This is a very loud movie. Its action sequences are bombastic to the point of distraction and feel unnecessarily extended. It’s as if either the studio or Snyder himself was under constant pressure to outdo last year’s superhero summer blockbuster Marvel’s the Avengers. (That film’s climactic action scene was also an alien invasion in the heart of a major city. Coincidence?) Man of Steel‘s response is simply bigger explosions, more buildings destroyed and people being killed on a disaster movie scale.

In the end, Man of Steel may be a credible addition to Superman lore but it is sadly unrewarding. The arrival of the world’s greatest superhero is no triumph when it happens amidst the deaths of tens of thousands. As the credits roll, you find yourself wanting more. Not more super-powered battle scenes but more character.

I really wanted to see more Clark. And much more heart.

Virtual Action Figures

6 Apr

Some people collect action figures. I collect virtual action figures. 

Freedom Force - Iron Man

All right, I also collect action figures. But nevertheless …

Behold! My Virtual Action Figure collection.

Using the game Freedom Force (Irrational Games, 2002), I have built (or I like to think curated) a collection of character meshes and skins. I’ve always considered it a collection of digital action figures, which I have preserved by meticulously copying files from PC to PC as I’ve upgraded my hardware over the years. Recently I re-installed Freedom Force from Steam and have been spending time with my collection again.

In the run up to Iron Man 3, I am dedicating this entry to ol’ shellhead himself. In my collection I have eight Iron Man suits.

My collection represents heroes from what I consider to be the best age of comic books (i.e. when I was feverishly collecting comic books as a kid in the late 1970s to the late 1980s). Today, one of my favorite pastimes is to run the game in “Watch Mode” and recreate some epic moments from my childhood. In the run up to Iron Man 3, I am dedicating this entry to ol’ shellhead himself.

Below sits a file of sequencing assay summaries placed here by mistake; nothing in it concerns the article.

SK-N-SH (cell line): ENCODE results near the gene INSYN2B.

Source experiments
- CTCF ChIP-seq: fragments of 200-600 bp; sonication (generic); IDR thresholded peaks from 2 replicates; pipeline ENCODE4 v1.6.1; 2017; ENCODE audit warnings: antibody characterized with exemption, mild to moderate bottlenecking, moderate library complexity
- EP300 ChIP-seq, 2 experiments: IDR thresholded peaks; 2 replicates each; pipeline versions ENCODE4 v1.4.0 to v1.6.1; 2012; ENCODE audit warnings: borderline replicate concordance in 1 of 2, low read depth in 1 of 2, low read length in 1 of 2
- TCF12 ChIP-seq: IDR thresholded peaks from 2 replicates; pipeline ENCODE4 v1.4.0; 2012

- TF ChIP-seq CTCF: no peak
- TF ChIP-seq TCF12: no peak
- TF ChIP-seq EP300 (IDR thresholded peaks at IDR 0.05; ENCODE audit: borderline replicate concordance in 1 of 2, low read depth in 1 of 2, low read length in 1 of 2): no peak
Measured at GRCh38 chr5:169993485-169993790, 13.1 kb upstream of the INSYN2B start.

For example, here’s Iron Man facing off against the Raiders, three mercenaries in the employ of the Cord Conglomerate (a rival of Stark Industries). Here’s that first encounter with the raiders straight out of Iron Man #145 (April, 1981).

What about this classic battle between shellhead and the Titanium Man? (You have to remember that this was during the height of the Cold War. So billionaire/industrialist/super-hero Tony Stark had to have an arch-nemesis who was from the Soviet Union and wore similar hi-tech armor, right?)

For those of you who have only come to know and love Tony since the first movie (Iron Man, 2008), here’s a recreation of Tony in his Mark I armor escaping from the desert camp of the terrorists of the Ten Rings. (I am using the Mark I from the comics, not the movies, by the way.)

Again, for the movie fans … most of you probably don’t know that the alien race called the Chitauri, Loki’s invasion force, was originally just another name for the Skrulls in the Marvel Ultimates universe. Here’s my comic book-style recreation of the movie’s final battle scene, with the shape-shifting Skrulls standing in for the Chitauri. I decided to throw in a special guest star, too!

And finally … the one disappointment from the Avengers movie (The Avengers, 2012) was that we never got to see Iron Man go toe-to-toe with the Hulk. So here’s what might have happened.

(I think the computer gets the outcome right.)

You might have noticed that I have tons of characters in my collection: from Marvel, DC Comics and even some others. Who would you like to see in action? I just might have them in my collection.  Let me know and I’ll see what I can do.

NOTE: